From 2000 to 2008, breastfeeding initiation increased overall from 70.3% to 74.6% (Table). Initiation increased from 71.8% to 75.2% among whites (p<0.01) and from 47.4% to 58.9% among blacks (p<0.01), but remained unchanged among Hispanics (77.6% to 80.0%, p=0.2). Breastfeeding duration at 6 months increased overall from 34.5% to 44.4%. Duration at 6 months increased from 38.2% to 46.6% among whites, 16.9% to 30.1% among blacks, and 34.6% to 45.2% among Hispanics (all p<0.01). Breastfeeding duration at 12 months increased overall from 16.0% to 23.4%. Duration at 12 months increased from 17.1% to 24.3% among whites (p<0.01), 6.3% to 12.5% among blacks (p<0.01), and 18.2% to 26.3% among Hispanics (p<0.01) (Table).

For each of the 2000–2008 birth years, breastfeeding initiation and duration prevalences were significantly lower among black infants compared with white and Hispanic infants. However, the gap between black and white breastfeeding initiation narrowed from 24.4 percentage points in 2000 to 16.3 percentage points in 2008 (Table).

Reported by

Jessica A. Allen, MPH, Ruowei Li, PhD, Kelley S. Scanlon, PhD, Cria G. Perrine, PhD, Jian Chen, MS, Div of Nutrition, Physical Activity, and Obesity, National Center for Chronic Disease Prevention and Health Promotion; Erika Odom, PhD, Div of Blood Disorders, National Center on Birth Defects and Developmental Disabilities; Carla Black, PhD, Immunization Div, National Center for Immunization and Respiratory Diseases, CDC. Corresponding contributor: Jessica A. Allen, ixm4@cdc.gov, 770-488-5609.

Editorial Note

The findings in this report indicate that from 2000 to 2008, significant increases occurred in the percentages of black and white infants who had ever breastfed, and in the percentages breastfeeding at 6 and 12 months among black, white, and Hispanic infants. However, although 74.6% of infants overall began breastfeeding in 2008, only 23.4% had the recommended duration of 12 months of breastfeeding (1). In addition, although differences might be decreasing between black infants and white and Hispanic infants, consistently lower prevalence of breastfeeding among black infants warrants increased attention and action.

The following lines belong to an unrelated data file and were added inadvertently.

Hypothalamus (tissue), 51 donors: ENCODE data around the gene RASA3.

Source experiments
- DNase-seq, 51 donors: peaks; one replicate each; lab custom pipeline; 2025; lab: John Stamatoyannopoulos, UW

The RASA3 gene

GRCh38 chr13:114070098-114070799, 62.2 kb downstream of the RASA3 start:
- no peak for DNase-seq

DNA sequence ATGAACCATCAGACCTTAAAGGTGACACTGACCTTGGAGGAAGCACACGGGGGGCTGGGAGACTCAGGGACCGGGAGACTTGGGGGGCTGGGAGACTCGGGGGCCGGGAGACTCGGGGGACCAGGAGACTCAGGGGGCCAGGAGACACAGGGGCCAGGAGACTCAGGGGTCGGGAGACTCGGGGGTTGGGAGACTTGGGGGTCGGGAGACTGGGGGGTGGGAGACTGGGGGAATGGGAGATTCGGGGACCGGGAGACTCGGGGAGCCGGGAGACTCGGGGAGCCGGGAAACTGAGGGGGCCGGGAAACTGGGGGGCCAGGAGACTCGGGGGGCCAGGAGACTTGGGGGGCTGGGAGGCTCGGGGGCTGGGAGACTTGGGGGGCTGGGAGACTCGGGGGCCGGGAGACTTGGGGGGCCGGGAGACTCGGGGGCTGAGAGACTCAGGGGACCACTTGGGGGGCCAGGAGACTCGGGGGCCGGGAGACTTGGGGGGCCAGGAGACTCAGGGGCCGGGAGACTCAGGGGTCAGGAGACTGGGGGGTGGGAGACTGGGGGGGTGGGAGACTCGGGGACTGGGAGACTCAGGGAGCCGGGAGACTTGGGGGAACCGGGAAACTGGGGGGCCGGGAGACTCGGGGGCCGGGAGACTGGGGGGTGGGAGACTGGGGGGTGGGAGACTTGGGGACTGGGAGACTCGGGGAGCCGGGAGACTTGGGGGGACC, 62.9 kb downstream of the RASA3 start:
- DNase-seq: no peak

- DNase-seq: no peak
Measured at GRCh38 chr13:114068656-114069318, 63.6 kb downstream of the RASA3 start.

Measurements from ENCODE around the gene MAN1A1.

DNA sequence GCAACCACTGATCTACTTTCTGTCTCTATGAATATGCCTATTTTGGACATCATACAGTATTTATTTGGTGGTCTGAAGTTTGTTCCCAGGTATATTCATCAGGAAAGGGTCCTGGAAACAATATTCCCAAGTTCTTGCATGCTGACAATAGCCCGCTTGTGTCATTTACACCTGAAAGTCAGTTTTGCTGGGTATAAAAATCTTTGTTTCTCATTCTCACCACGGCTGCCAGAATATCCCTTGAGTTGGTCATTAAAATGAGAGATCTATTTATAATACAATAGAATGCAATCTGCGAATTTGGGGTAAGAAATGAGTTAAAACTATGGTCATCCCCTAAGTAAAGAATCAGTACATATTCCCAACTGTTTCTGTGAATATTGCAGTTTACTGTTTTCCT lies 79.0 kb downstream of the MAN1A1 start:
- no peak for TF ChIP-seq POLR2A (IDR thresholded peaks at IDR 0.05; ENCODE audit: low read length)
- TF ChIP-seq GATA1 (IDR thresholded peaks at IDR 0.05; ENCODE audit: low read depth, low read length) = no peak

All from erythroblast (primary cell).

A number of factors and characteristics influence a woman's breastfeeding intentions. Characteristics associated with lower breastfeeding prevalence among women include younger age, lower income, less maternal education, and unmarried status (4). However, even when accounting for factors such as socioeconomic status and maternal education, racial/ethnic differences in breastfeeding persist (5,6). This persistent gap in breastfeeding rates between black women and women of other races and ethnicities might indicate that black women are more likely to encounter unsupportive cultural norms, perceptions that breastfeeding is inferior to formula feeding, lack of partner support, and an unsupportive work environment (7). All breastfeeding women need support, but specific interventions might be needed among populations with lower breastfeeding prevalence.

Although there is no single solution to increasing support for breastfeeding women, the 2011 Surgeon General's Call to Action to Support Breastfeeding outlines a number of actions aimed at increasing societal support for women who choose to breastfeed (8). The report suggests that as communities, employers, health-care providers, governments, and nonprofit organizations implement strategies to support breastfeeding, all women who choose to breastfeed will benefit. Strategies to increase breastfeeding support for minority women include 1) increasing support for nonprofit organizations that promote breastfeeding in minority communities and 2) increasing the number of International Board Certified Lactation Consultants from minority communities (8).